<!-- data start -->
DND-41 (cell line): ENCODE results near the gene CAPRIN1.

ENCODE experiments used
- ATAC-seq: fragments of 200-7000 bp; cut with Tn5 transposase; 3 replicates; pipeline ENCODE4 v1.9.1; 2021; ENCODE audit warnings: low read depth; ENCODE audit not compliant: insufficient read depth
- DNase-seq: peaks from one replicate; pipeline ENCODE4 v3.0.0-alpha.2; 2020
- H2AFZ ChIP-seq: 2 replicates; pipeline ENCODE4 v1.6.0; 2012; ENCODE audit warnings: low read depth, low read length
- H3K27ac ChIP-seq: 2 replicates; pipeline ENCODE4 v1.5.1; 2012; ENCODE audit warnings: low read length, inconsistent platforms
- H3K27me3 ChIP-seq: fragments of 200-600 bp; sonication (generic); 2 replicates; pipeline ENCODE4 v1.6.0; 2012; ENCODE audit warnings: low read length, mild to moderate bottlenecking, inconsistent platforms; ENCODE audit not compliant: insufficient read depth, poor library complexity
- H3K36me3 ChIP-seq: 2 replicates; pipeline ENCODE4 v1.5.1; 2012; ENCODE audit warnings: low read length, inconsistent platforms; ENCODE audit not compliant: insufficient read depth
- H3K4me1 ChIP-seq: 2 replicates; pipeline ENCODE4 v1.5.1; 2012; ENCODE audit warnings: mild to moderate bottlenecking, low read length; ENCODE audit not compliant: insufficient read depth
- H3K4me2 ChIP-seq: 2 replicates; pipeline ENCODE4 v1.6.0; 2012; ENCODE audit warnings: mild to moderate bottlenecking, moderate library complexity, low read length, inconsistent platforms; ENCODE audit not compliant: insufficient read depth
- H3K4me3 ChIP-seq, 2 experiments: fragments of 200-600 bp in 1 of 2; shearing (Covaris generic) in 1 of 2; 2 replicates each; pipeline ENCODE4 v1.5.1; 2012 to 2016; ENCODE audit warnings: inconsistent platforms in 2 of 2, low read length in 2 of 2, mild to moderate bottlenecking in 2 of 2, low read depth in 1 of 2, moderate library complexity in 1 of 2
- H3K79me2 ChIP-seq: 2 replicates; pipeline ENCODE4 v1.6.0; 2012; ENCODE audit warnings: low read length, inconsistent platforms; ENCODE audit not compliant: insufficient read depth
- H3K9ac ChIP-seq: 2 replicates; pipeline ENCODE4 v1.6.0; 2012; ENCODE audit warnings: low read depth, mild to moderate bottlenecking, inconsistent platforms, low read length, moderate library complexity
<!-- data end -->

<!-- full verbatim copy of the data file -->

DND-41 (cell line): ENCODE results near the gene CAPRIN1.

ENCODE experiments used
- ATAC-seq: fragments of 200-7000 bp; cut with Tn5 transposase; 3 replicates; pipeline ENCODE4 v1.9.1; 2021; ENCODE audit warnings: low read depth; ENCODE audit not compliant: insufficient read depth
- DNase-seq: peaks from one replicate; pipeline ENCODE4 v3.0.0-alpha.2; 2020
- H2AFZ ChIP-seq: 2 replicates; pipeline ENCODE4 v1.6.0; 2012; ENCODE audit warnings: low read depth, low read length
- H3K27ac ChIP-seq: 2 replicates; pipeline ENCODE4 v1.5.1; 2012; ENCODE audit warnings: low read length, inconsistent platforms
- H3K27me3 ChIP-seq: fragments of 200-600 bp; sonication (generic); 2 replicates; pipeline ENCODE4 v1.6.0; 2012; ENCODE audit warnings: low read length, mild to moderate bottlenecking, inconsistent platforms; ENCODE audit not compliant: insufficient read depth, poor library complexity
- H3K36me3 ChIP-seq: 2 replicates; pipeline ENCODE4 v1.5.1; 2012; ENCODE audit warnings: low read length, inconsistent platforms; ENCODE audit not compliant: insufficient read depth
- H3K4me1 ChIP-seq: 2 replicates; pipeline ENCODE4 v1.5.1; 2012; ENCODE audit warnings: mild to moderate bottlenecking, low read length; ENCODE audit not compliant: insufficient read depth
- H3K4me2 ChIP-seq: 2 replicates; pipeline ENCODE4 v1.6.0; 2012; ENCODE audit warnings: mild to moderate bottlenecking, moderate library complexity, low read length, inconsistent platforms; ENCODE audit not compliant: insufficient read depth
- H3K4me3 ChIP-seq, 2 experiments: fragments of 200-600 bp in 1 of 2; shearing (Covaris generic) in 1 of 2; 2 replicates each; pipeline ENCODE4 v1.5.1; 2012 to 2016; ENCODE audit warnings: inconsistent platforms in 2 of 2, low read length in 2 of 2, mild to moderate bottlenecking in 2 of 2, low read depth in 1 of 2, moderate library complexity in 1 of 2
- H3K79me2 ChIP-seq: 2 replicates; pipeline ENCODE4 v1.6.0; 2012; ENCODE audit warnings: low read length, inconsistent platforms; ENCODE audit not compliant: insufficient read depth
- H3K9ac ChIP-seq: 2 replicates; pipeline ENCODE4 v1.6.0; 2012; ENCODE audit warnings: low read depth, mild to moderate bottlenecking, inconsistent platforms, low read length, moderate library complexity